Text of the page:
Weep

By George Moses Horton 1798–1883 George Moses Horton
Weep for the country in its present state,
And of the gloom which still the future waits;
The proud confederate eagle heard the sound,
And with her flight fell prostrate to the ground!

Weep for the loss the country has sustained,
By which her now dependent is in jail;
The grief of him who now the war survived,
The conscript husbands and the weeping wives!

Weep for the seas of blood the battle cost,
And souls that ever hope forever lost!
The ravage of the field with no recruit,
Trees by the vengeance blasted to the root!

Weep for the downfall o'er your heads and chief,
Who sunk without a medium of relief;
Who fell beneath the hatchet of their pride,
Then like the serpent bit themselves and died!

Weep for the downfall of your president,
Who far too late his folly must repent;
Who like the dragon did all heaven assail,
And dragged his friends to limbo with his tail!

Weep o'er peculiar swelling coffers void,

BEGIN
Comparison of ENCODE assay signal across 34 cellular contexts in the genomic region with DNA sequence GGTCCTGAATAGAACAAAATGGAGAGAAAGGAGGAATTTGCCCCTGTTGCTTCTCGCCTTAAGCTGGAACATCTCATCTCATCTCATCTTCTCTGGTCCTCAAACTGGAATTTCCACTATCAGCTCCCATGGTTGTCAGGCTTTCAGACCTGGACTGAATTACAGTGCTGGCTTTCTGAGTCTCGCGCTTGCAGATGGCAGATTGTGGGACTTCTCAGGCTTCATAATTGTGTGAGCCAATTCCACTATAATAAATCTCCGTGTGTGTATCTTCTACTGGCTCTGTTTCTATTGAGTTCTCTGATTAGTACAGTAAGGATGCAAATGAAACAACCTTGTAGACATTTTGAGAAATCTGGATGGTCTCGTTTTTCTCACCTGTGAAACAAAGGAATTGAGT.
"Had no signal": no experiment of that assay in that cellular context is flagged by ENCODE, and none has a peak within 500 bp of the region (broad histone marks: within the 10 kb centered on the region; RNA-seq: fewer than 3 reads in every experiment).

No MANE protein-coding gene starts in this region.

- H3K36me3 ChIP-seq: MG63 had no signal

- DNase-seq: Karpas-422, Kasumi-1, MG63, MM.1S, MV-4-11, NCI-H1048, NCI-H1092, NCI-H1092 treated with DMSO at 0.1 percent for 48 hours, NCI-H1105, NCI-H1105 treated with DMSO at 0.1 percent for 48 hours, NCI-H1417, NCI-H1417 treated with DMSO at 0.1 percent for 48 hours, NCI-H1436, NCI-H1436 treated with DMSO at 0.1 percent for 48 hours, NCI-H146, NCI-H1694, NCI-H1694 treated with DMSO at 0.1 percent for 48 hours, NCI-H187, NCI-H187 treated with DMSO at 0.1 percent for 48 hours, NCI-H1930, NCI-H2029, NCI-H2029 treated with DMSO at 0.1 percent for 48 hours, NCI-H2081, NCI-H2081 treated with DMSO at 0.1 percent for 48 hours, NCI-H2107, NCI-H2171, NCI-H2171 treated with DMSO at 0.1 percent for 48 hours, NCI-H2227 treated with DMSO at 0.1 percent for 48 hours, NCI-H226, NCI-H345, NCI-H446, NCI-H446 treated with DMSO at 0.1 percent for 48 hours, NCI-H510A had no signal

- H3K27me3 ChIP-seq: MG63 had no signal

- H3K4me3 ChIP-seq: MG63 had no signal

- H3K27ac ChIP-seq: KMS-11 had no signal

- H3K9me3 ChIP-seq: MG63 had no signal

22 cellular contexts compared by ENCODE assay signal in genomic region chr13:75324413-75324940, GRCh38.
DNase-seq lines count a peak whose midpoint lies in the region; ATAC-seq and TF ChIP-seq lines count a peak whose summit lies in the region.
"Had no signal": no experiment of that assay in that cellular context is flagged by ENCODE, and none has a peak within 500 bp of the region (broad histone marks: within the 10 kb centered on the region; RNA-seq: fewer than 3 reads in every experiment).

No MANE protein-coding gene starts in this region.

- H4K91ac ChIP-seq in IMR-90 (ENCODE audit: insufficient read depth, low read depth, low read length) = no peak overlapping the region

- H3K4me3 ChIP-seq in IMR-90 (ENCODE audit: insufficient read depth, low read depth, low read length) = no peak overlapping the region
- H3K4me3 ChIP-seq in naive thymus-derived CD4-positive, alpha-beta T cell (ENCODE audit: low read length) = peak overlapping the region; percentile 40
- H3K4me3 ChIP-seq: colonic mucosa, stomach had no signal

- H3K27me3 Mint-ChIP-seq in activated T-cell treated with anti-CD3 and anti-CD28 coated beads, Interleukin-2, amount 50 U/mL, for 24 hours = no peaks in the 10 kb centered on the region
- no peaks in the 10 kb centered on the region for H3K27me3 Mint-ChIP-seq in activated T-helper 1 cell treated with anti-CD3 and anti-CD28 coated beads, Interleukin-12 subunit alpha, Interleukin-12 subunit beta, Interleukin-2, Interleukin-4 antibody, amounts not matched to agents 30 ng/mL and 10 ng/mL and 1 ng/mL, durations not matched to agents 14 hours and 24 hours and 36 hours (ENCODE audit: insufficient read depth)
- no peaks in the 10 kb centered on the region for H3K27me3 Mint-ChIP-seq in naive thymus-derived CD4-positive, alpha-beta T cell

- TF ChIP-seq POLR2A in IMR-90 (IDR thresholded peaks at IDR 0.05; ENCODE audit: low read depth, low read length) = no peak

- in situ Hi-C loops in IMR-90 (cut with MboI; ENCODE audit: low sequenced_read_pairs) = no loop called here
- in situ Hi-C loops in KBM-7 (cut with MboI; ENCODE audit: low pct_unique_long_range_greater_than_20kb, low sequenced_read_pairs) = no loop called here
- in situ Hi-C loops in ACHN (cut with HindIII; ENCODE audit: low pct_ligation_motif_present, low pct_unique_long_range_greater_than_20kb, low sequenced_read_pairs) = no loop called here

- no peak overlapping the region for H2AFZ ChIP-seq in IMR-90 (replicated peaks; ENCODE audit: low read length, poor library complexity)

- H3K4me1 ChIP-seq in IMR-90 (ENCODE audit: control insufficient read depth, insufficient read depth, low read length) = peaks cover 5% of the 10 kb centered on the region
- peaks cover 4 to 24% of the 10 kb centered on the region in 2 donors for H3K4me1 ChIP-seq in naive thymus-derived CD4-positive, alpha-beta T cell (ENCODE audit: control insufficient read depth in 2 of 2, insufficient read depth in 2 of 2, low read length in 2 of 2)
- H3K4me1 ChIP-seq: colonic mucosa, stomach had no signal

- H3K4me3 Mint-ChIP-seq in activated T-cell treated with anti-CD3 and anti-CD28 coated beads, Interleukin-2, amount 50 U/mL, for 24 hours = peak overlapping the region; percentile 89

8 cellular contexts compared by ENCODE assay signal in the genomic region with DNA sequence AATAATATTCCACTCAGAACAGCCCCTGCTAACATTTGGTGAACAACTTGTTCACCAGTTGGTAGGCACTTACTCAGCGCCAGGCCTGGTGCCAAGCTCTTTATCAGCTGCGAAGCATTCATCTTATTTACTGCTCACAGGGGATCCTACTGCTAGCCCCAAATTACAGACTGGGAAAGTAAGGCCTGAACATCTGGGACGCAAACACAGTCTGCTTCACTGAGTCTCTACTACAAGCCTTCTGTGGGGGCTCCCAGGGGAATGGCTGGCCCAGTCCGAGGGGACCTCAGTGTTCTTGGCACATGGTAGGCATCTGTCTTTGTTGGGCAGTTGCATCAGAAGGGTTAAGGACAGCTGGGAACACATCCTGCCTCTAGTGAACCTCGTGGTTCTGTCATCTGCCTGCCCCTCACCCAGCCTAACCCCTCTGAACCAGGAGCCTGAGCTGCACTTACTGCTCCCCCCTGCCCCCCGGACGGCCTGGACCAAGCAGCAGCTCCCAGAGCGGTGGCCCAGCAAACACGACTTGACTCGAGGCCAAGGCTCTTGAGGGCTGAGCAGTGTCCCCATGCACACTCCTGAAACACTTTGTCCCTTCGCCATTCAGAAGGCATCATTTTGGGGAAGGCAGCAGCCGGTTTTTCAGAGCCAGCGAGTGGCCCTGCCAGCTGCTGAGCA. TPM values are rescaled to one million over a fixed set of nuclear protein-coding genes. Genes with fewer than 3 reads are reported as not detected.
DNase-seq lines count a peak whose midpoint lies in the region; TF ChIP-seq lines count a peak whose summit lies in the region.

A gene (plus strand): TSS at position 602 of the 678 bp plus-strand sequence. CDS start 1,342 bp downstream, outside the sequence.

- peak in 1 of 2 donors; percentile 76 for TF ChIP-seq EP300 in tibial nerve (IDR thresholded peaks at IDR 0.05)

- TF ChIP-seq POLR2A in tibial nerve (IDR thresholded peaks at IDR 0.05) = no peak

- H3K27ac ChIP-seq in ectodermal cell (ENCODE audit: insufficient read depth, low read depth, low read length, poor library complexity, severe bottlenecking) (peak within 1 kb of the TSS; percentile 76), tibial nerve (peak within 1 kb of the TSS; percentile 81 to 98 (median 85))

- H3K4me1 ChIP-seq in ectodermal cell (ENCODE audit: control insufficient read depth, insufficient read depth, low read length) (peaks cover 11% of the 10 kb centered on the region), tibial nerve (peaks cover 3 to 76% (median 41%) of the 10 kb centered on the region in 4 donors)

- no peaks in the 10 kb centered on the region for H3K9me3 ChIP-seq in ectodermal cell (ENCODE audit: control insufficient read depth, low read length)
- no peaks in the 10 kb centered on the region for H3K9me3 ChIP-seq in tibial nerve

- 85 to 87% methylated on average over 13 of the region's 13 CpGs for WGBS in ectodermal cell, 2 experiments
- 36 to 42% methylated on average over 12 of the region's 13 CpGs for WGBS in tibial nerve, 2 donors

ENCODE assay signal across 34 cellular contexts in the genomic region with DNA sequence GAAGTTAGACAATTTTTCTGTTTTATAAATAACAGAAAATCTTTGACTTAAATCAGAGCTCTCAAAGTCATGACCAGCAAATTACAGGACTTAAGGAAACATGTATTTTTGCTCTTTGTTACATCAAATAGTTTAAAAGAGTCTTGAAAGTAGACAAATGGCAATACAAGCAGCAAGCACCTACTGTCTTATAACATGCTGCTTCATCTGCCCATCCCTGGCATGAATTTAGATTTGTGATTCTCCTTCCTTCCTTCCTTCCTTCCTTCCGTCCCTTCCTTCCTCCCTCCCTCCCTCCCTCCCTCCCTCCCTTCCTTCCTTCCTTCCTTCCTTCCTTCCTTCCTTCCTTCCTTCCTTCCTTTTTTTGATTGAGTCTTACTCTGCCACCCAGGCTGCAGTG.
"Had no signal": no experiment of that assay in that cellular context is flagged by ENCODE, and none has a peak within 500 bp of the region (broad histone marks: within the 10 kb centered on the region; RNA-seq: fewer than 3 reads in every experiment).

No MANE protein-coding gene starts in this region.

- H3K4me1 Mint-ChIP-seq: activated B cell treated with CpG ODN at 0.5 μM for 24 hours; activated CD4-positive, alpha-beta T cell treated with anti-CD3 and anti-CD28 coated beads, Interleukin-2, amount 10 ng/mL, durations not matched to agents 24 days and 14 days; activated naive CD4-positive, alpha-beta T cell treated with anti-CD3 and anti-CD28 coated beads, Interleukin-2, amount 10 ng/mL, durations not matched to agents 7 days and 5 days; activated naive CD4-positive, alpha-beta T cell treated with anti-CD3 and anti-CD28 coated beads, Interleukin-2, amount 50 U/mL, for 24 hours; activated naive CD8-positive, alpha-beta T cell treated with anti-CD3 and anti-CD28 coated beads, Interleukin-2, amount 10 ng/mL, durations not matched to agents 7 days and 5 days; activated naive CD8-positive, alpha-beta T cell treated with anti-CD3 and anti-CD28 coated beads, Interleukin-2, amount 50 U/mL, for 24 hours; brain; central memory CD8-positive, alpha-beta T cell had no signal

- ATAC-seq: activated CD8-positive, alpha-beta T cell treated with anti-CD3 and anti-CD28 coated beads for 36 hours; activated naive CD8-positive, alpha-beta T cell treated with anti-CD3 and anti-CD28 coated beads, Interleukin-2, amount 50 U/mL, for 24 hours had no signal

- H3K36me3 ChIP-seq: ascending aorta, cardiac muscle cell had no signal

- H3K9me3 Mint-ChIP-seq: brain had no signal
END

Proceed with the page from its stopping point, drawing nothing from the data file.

Our treasures left, and all their banks destroyed;
Their foundless notes replete with shame to all,
Expecting every day their final fall,
In quest of profit never to be won,
Then sadly fallen and forever down!

Source: "Words for the Hour": A New Anthology of American Civil War Poetry, edited by Faith Barrett (2005)

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Poet George Moses Horton 1798–1883

POET’S REGION U.S., Southern

Subjects Social Commentaries, Crime & Punishment, History & Politics, War & Conflict

Poetic Terms Elegy, Rhymed Stanza

Biography

Born a slave on William Horton’s tobacco plantation, George Moses Horton taught himself to read. Around 1815 he began composing poems in his head, saying them aloud and “selling” them to an increasingly large crowd of buyers at the weekly Chapel Hill farmers market. Students at the nearby University of North Carolina bought his love poems and lent him books. As his fame spread, he gained the attention of Caroline Lee Whiting . . .

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Poem Categorization

SUBJECT Social Commentaries, Crime & Punishment, History & Politics, War & Conflict

POET’S REGION U.S., Southern

Poetic Terms Elegy, Rhymed Stanza

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Originally appeared in Poetry magazine.

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